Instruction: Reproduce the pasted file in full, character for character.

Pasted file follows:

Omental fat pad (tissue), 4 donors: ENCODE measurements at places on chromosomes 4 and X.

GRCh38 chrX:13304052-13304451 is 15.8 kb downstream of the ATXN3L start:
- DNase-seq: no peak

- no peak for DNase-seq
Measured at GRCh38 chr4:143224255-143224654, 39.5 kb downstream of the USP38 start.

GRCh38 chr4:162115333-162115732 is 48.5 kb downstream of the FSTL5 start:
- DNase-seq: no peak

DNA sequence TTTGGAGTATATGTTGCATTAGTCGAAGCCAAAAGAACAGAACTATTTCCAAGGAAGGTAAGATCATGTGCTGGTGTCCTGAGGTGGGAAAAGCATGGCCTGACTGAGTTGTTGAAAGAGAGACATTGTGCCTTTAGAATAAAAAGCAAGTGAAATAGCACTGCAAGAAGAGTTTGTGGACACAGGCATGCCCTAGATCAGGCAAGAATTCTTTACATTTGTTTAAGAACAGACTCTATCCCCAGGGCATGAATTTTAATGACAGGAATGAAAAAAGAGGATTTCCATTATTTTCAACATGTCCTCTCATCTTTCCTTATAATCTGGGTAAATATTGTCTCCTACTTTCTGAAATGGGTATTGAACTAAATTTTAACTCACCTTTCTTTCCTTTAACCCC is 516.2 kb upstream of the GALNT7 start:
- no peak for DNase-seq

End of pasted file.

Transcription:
Omental fat pad (tissue), 4 donors: ENCODE measurements at places on chromosomes 4 and X.

GRCh38 chrX:13304052-13304451 is 15.8 kb downstream of the ATXN3L start:
- DNase-seq: no peak

- no peak for DNase-seq
Measured at GRCh38 chr4:143224255-143224654, 39.5 kb downstream of the USP38 start.

GRCh38 chr4:162115333-162115732 is 48.5 kb downstream of the FSTL5 start:
- DNase-seq: no peak

DNA sequence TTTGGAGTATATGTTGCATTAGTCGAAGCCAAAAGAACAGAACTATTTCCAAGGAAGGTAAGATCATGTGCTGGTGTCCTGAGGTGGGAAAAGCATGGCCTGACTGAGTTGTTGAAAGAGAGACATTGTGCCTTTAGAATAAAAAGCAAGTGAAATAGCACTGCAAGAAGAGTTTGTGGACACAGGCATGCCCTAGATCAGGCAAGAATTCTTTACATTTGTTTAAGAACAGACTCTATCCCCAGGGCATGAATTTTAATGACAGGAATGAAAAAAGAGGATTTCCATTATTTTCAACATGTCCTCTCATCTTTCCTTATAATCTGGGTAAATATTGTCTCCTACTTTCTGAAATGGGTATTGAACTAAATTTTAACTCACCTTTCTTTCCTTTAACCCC is 516.2 kb upstream of the GALNT7 start:
- no peak for DNase-seq